Fungi May Aggregate Crohn’s Disease

Crohn’s disease is an inflammatory bowel disease which can cause severe malabsorption, intestinal inflammation, excessive weight loss, and abdominal discomfort. 

Quirong Li et al. Dysbiosis of gut fungal microbiota is associated with mucosal inflammation in Crohn’s Disease. Journal of Clinical Gastroenterology 2014:48:513-23.
Jochen Klaus et al. Small intestinal bacterial overgrowth mimicking acute flare as a pitfall in patients with Crohn’s disease. BMC Gastroenterology 2009;9:61

Crohn’s disease often involves skip lesions in which part of the intestine is severely inflamed while part is relatively normal. Earlier studies have reported that severe intestinal bacterial overgrowth is found in about 25% of Crohn’s disease patients. This intestinal bacterial overgrowth is associated with increased gut inflammation, diarrhea, and weight loss in Crohn’s patients. Recent research has also suggested intestinal fungi (molds and yeasts) growth may play an important role in aggravating Crohn’s disease.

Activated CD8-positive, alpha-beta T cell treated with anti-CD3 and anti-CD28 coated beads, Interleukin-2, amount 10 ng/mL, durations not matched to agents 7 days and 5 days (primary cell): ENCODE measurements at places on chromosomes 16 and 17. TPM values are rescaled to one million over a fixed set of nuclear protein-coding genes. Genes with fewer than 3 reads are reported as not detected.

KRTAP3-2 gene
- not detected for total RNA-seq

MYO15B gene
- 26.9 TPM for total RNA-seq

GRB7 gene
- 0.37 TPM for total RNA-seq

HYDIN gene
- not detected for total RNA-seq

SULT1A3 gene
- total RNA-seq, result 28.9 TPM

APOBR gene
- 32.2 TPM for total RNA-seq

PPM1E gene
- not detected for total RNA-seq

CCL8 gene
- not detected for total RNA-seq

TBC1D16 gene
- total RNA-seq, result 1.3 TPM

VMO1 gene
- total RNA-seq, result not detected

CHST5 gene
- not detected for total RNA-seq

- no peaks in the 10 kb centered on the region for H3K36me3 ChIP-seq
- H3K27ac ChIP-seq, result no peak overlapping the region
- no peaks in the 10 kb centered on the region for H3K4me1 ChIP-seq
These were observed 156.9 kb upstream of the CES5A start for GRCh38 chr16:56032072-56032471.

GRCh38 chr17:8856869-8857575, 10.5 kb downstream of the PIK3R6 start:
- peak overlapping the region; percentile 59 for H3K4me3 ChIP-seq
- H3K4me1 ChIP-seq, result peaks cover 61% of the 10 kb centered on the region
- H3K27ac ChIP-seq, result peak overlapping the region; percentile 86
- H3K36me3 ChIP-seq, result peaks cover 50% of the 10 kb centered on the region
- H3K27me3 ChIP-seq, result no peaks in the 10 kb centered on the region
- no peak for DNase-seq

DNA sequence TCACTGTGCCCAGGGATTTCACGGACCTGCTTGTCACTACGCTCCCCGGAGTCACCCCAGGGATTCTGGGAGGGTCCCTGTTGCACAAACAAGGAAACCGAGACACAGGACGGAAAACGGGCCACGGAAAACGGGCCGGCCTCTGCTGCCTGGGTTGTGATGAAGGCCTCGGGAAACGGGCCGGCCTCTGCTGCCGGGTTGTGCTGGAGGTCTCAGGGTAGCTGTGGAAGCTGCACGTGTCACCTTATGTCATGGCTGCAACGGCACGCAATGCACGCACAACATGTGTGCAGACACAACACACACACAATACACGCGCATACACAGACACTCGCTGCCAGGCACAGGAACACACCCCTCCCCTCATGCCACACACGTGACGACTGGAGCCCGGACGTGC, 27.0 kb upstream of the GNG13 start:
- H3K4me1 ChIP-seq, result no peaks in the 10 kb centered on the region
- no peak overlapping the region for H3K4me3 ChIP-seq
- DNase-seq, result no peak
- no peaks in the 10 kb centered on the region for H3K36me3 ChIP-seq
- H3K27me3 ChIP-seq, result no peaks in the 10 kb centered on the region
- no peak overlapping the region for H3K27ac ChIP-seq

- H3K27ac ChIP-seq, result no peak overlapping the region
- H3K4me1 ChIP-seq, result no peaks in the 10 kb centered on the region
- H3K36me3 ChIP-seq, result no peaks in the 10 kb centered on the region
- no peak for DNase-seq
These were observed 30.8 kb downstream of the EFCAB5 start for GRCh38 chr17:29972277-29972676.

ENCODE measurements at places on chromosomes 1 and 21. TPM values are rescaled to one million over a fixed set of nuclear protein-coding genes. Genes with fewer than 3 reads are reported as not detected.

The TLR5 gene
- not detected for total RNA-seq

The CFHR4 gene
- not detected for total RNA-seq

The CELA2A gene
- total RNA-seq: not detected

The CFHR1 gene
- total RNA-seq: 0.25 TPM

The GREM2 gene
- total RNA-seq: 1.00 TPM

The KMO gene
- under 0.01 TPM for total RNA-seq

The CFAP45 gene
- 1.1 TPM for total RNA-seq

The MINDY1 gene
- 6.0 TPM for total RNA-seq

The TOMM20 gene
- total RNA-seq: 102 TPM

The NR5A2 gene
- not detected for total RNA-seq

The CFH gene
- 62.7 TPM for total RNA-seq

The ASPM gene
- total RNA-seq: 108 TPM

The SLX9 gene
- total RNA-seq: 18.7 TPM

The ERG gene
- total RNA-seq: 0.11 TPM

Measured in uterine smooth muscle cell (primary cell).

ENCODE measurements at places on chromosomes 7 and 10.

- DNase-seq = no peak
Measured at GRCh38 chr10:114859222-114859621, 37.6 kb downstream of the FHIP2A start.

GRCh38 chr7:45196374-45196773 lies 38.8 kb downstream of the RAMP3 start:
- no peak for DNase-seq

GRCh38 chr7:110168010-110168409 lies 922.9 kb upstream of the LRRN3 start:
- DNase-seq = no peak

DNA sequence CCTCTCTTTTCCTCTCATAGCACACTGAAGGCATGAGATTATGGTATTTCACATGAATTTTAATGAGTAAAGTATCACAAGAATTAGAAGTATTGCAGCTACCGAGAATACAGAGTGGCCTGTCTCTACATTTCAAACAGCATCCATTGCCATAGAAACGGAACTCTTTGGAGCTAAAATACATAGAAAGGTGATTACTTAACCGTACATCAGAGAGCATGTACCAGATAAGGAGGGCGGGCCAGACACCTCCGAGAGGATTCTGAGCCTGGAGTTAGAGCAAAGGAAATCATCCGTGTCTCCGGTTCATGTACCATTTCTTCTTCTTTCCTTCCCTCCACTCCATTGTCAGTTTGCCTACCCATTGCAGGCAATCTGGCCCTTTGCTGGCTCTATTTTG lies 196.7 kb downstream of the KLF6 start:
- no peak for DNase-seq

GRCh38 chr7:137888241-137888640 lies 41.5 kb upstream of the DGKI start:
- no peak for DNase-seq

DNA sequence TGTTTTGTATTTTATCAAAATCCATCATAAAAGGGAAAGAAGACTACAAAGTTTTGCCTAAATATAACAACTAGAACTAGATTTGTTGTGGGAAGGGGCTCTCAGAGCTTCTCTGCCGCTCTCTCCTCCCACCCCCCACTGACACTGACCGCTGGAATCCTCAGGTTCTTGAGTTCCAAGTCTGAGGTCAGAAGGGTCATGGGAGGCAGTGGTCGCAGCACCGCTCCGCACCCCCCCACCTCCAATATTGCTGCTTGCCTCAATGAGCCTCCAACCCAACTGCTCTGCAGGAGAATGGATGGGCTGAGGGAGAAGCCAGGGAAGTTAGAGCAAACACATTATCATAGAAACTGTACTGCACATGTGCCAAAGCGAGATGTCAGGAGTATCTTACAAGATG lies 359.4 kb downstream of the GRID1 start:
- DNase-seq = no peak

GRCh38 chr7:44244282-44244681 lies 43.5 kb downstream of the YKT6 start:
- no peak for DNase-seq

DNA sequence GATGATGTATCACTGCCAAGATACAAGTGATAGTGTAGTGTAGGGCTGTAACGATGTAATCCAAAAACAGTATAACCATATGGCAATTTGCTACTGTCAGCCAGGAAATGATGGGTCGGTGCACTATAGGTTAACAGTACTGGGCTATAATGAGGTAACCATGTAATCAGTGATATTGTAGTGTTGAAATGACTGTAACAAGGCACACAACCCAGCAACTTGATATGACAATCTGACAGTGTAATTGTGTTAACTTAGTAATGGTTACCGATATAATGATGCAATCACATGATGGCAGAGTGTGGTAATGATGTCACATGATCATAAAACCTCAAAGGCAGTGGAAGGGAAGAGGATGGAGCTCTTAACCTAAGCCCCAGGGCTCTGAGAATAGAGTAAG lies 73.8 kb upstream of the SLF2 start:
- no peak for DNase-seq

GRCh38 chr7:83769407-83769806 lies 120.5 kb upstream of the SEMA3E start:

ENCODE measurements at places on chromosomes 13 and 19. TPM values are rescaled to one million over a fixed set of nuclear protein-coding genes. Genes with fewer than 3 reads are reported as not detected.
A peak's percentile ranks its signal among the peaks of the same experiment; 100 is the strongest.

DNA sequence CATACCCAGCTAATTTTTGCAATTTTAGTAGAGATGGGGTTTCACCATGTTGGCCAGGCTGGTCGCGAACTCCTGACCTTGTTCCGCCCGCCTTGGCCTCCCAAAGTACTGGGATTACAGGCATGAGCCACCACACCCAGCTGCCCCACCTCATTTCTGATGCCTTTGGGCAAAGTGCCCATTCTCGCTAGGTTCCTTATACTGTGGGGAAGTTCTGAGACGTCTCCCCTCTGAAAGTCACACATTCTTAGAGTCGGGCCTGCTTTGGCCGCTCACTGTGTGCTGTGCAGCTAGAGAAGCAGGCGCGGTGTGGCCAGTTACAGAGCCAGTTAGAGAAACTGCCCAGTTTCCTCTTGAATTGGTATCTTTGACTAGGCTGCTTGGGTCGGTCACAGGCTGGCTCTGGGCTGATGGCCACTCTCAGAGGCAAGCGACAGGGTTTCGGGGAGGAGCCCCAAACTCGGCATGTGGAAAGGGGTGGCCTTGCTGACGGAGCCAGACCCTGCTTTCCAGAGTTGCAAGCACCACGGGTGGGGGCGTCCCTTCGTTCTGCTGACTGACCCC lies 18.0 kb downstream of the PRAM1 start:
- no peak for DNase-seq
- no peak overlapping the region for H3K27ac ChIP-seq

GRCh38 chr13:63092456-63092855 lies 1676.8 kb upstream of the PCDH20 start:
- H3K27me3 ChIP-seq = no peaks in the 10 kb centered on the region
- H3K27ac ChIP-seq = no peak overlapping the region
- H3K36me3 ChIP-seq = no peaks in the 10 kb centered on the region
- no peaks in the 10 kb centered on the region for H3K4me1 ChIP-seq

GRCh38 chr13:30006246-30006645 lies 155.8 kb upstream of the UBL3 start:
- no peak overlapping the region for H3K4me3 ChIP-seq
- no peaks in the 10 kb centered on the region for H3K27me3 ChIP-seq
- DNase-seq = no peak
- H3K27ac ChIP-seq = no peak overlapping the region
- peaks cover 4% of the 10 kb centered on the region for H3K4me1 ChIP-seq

A study of organisms in the intestines and feces was conducted in 19 Crohn’s disease patients and 7 healthy controls. Compared to the healthy controls, the Crohn’s disease patients had significantly higher levels of several mycotoxin-producing fungi including Candida species, Cryptococcus neoformans, Aspergillus clavatus, and Gibberalla monilformis.
In addition, significantly higher levels of both fungi and inflammatory cytokines (such as tumor necrosis factor α, interferon-γ, and interleukin-10) were seen in the inflamed versus non-inflamed intestinal tissue of the Crohn’s patients.

Much more study is needed on the effects of bacteria and fungi on the development of Crohn’s Disease.


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